Close to Bengal is Orissa and perhaps the greatest gift from that region to the world of music and dance is the Gita Govinda, the work of Jayadeva of the 12th century. Each song in this collection has eight padas or verses which is why it is also called the Ashtapadi. Several scholars have created works on the same structure since the time of Jayadeva, but none has equalled the original in stature. The Gita Govinda describes the love of Krishna and Radha. Sung regularly in Orissa temples, the songs made a place for themselves in classical dance as well. In South India, they were readily received in Kerala first. By the 17th century they had entered the Carnatic bastion of Tanjavur. The present day tunes are by several musicians. The first attempt in modern times to tune the songs was by Tirumalairajanpattinam Ramudu Bhagavatar. Semmangudi Srinivasa Iyer (1908-2003) has also set several verses to music. One of the pieces Vadasiyati Kinchitapi is presented here.
Amongst the Carnatic Trinity, Tyagaraja (1767-1847) and Muttuswami Dikshitar (1775/6-1835) were inspired by Krishna. While the bulk of Tyagaraja?s output has Rama as its theme, there are a few songs by him on Krishna also. Perhaps his Pancharatna kriti Sadhinchene in Raga Arabhi best sums up his equal devotion to Krishna and Rama. Tyagaraja also created the opera Nauka Charitramu which deals with the sports of Krishna and the Gopis. His Venuganaloluni (Raga Kedaragaula) is said to have been performed by him in Madras in 1837/9 when he visited the residence of his disciple ?Veena? Kuppayyar. The family deity of Kuppayyar was Venugopalaswami and Tyagaraja paid obeisance to the idol with this song.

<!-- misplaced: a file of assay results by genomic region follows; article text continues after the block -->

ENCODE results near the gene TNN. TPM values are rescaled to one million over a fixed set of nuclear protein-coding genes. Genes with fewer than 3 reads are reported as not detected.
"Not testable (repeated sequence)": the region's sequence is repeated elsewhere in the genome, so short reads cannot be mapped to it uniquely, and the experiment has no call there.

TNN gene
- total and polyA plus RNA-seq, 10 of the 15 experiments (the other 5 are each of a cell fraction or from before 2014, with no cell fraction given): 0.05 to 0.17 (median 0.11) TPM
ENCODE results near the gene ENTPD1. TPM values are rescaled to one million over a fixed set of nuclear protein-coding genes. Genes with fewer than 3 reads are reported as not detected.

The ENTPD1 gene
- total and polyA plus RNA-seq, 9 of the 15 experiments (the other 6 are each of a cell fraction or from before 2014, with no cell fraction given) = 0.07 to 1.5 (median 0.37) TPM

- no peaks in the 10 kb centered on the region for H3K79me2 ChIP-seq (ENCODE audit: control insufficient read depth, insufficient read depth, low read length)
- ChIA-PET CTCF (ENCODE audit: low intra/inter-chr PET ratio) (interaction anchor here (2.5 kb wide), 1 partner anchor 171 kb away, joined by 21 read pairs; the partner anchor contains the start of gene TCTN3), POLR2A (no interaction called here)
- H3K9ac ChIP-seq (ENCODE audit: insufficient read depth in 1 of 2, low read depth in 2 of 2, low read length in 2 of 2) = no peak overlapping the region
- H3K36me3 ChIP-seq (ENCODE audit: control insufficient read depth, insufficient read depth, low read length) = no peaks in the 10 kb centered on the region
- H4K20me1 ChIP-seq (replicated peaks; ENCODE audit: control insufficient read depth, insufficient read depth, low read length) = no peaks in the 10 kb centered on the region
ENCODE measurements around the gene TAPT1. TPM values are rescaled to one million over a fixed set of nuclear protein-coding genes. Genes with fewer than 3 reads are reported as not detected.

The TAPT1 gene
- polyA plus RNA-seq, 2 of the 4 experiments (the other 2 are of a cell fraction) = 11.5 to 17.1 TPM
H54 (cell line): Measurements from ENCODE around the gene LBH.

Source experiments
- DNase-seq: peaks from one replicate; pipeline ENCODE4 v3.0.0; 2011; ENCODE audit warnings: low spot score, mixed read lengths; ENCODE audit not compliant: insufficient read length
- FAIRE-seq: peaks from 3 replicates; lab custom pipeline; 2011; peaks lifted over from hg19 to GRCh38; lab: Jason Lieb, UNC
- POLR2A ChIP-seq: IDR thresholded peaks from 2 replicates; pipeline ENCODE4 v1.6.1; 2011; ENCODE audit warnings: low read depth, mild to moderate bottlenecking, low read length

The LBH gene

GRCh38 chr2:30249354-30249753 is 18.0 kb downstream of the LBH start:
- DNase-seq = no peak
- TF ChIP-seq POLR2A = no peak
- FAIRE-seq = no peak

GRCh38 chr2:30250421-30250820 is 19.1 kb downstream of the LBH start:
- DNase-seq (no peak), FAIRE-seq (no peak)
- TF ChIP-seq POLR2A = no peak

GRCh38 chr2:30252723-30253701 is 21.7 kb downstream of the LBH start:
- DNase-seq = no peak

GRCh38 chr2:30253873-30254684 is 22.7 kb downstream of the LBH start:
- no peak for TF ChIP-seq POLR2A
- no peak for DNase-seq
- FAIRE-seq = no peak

Muttuswami Dikshitar during his relatively short life managed to visit an amazing number of temples and towns. His Cheta Sri Balakrishnam in Raga Dvijavanti does not mention any shrine but it has been conventionally assigned to the temple of Sri Vidya Rajagopalaswami in Mannargudi. It presents a beautiful picture of Krishna and mentions several incidents in his life. It also has an enchanting description in the charanam where the beauty of Krishna is compared with several flowers and leaves.
The Haridasa movement of Mysore was inspired by its devotion to Hari or Krishna. These wandering bards dedicated their lives to singing the Lord?s praise. The foremost among these was Purandaradasa (1484-1564). Surapura Ananda Dasa (c 1780) who used the signature of Kamalesa Vittala Dasa in his works is one of the lesser known members of this sect, but his song Kandu Danyanade, set in Raga Behag and dedicated to Lord Krishna at Udupi is well known.
How can any write up on Krishna not include Meerabai (16th century), the Rajput princess and contemporary of the Mughal Emperor Akbar? She preferred a lifetime of Krishna worship to a happy married life complete with royal comfort. Her songs, all of them in the form of bhajans made their entry into Carnatic music thanks to MS Subbulakshmi (1916-2004) who acted as Meera in a film of the same name and later included her bhajans in all her concerts. Hari main to, one of Meera?s songs is presented here.